The Role of Gender Stereotypes, Sexual Myths, and Professional Experience on the Attitudes Toward Female-Perpetrated Sexual Abuse Among Turkish Professionals

Akdemir S., GÖLGE Z. B.

INTERNATIONAL JOURNAL OF OFFENDER THERAPY AND COMPARATIVE CRIMINOLOGY, vol.68, no.9, pp.892-914, 2024 (SSCI) identifier identifier identifier

  • Publication Type: Article / Article
  • Volume: 68 Issue: 9
  • Publication Date: 2024
  • Doi Number: 10.1177/0306624x221086571
  • Journal Indexes: Social Sciences Citation Index (SSCI), Scopus, Academic Search Premier, ASSIA, IBZ Online, International Bibliography of Social Sciences, CINAHL, Criminal Justice Abstracts, EMBASE, MEDLINE, Political Science Complete, Psycinfo, Public Affairs Index, Social services abstracts, Sociological abstracts, Violence & Abuse Abstracts, Worldwide Political Science Abstracts
  • Page Numbers: pp.892-914
  • Keywords: female-perpetrated sexual abuse, sexual abuse, professional's attitudes, gender stereotypes, sexual myths, experience with sexual abuse cases, DOUBLE-STANDARD, CHILD, PERCEPTIONS, BEHAVIORS, BELIEFS, INCEST, WOMEN, PSYCHOLOGISTS, CONSTRUCTION, CHALLENGE
  • Istanbul University Affiliated: No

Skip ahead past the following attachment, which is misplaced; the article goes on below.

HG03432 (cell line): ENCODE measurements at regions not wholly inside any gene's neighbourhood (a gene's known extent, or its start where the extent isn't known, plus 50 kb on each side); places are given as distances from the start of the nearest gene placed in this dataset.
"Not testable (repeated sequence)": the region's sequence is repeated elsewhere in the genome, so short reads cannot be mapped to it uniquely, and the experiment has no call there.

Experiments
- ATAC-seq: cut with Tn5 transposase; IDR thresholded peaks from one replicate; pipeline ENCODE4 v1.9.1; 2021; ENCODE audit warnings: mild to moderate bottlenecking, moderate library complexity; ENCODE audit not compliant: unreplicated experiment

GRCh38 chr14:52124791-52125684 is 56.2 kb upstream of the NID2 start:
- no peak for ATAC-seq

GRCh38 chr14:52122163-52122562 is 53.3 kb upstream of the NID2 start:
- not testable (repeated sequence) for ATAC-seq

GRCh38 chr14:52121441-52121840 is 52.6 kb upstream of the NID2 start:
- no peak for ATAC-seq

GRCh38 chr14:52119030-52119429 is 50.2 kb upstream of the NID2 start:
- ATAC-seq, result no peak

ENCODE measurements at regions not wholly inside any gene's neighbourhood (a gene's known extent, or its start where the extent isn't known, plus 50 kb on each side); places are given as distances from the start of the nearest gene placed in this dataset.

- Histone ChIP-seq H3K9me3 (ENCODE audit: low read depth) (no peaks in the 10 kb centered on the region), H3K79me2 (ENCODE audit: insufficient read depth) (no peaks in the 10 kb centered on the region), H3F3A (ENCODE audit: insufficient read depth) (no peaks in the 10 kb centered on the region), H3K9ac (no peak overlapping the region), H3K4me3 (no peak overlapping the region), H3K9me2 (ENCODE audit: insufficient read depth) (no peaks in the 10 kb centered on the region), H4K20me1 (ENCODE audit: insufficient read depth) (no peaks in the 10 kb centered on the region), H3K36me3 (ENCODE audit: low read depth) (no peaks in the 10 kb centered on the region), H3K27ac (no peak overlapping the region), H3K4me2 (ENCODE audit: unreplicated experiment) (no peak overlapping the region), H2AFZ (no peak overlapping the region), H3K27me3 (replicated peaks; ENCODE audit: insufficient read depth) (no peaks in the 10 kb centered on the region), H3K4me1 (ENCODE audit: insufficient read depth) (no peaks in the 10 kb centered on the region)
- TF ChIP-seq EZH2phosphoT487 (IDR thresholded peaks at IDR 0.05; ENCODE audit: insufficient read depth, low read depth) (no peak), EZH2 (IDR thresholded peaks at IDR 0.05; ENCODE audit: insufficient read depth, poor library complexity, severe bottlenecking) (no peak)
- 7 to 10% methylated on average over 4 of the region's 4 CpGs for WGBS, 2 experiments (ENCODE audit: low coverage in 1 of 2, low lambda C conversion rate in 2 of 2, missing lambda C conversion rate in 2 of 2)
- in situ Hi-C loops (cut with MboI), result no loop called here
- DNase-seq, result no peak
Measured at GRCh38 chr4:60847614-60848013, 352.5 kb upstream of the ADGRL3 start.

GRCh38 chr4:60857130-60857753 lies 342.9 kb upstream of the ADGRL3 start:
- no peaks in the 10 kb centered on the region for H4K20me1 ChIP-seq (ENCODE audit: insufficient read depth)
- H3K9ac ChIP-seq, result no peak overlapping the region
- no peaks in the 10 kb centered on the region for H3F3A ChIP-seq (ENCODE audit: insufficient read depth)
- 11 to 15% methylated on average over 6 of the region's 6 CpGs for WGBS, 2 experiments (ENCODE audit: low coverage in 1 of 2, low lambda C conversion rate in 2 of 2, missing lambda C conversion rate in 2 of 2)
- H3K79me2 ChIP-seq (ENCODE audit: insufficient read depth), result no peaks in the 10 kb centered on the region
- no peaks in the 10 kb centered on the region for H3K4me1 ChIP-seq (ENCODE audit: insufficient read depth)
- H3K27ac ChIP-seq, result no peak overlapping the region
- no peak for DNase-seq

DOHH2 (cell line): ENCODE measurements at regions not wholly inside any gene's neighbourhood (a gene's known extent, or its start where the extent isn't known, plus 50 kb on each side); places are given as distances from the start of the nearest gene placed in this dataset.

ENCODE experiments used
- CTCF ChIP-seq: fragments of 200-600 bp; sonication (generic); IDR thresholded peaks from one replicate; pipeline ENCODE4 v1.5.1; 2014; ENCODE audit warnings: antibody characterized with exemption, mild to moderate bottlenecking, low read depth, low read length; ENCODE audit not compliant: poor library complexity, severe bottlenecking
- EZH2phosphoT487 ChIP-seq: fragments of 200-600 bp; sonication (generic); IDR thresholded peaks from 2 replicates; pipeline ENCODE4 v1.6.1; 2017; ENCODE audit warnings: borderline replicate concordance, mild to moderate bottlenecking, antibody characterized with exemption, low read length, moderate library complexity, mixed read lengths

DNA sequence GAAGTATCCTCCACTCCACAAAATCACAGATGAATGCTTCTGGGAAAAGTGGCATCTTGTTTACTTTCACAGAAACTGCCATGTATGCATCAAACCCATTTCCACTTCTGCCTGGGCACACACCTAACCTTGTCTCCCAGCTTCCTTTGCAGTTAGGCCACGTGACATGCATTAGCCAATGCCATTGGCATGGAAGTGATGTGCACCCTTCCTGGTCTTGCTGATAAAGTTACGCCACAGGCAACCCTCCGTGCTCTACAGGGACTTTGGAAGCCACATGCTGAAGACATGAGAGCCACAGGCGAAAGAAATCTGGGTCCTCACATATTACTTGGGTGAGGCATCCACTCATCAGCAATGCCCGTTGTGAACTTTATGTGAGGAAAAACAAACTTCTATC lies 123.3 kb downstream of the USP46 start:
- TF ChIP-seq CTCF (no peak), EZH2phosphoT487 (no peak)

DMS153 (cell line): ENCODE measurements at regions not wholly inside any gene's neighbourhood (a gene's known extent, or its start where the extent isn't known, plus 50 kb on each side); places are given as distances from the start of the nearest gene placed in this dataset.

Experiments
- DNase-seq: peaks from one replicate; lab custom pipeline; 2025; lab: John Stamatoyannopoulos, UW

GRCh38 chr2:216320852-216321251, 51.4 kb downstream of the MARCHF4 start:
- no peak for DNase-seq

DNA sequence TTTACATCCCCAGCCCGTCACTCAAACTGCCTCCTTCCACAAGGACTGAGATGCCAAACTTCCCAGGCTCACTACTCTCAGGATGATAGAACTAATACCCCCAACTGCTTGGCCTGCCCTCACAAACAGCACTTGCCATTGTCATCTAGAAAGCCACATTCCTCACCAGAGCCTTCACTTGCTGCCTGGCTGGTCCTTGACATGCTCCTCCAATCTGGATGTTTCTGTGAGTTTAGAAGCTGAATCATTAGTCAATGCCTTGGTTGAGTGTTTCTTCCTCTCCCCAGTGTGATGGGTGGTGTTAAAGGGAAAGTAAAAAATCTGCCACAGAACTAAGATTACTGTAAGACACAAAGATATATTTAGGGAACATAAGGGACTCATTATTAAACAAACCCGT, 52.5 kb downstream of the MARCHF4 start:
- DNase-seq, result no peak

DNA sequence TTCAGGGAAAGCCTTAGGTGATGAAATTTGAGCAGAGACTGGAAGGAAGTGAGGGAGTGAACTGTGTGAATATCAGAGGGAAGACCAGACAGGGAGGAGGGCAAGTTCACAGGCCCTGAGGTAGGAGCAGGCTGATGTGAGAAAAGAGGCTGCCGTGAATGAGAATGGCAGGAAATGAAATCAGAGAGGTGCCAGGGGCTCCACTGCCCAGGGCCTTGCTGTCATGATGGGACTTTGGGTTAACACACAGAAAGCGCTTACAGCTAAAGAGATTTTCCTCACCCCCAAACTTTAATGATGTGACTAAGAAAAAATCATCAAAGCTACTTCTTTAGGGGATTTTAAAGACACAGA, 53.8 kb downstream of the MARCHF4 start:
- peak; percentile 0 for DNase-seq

Studies indicated that people tend to consider female-perpetrated sexual abuse (FPSA) less serious and damaging than male-perpetrated abuse (MPSA) and the possible roles of gender stereotypes on attitudes to minimize FPSA. This study aimed to explore the role of gender stereotypes and sexuality myths on the attitudes toward FPSA among professionals. A secondary aim was to explore the role of training and experience with child sexual abuse (CSA) cases on the attitudes toward FPSA. The sample consisted of Turkish professionals (N = 502), including mental health/social, health, and justice workers. The participants were recruited via a face-to-face online survey. The results of one-way ANOVAs showed that females and mental health/social workers were more likely to consider FPSA as a serious problem and believe the negative impact of abuse. A five-step hierarchical multiple regression analysis demonstrated that the experience with FPSA cases, belief in gender stereotypes, and myths about female sexuality accounted for 21.7% of the variance in the attitudes toward FPSA. Although the level of professional minimization of FPSA is above average, the influential roles of gender stereotypes and sexual myths on the attitudes toward FPSA exist among professionals. Our findings supported the necessity of additional training addressing gender stereotypes and sexual myths. Future studies should also be conducted with different populations and other influential possible factors on the attitudes toward FPSA.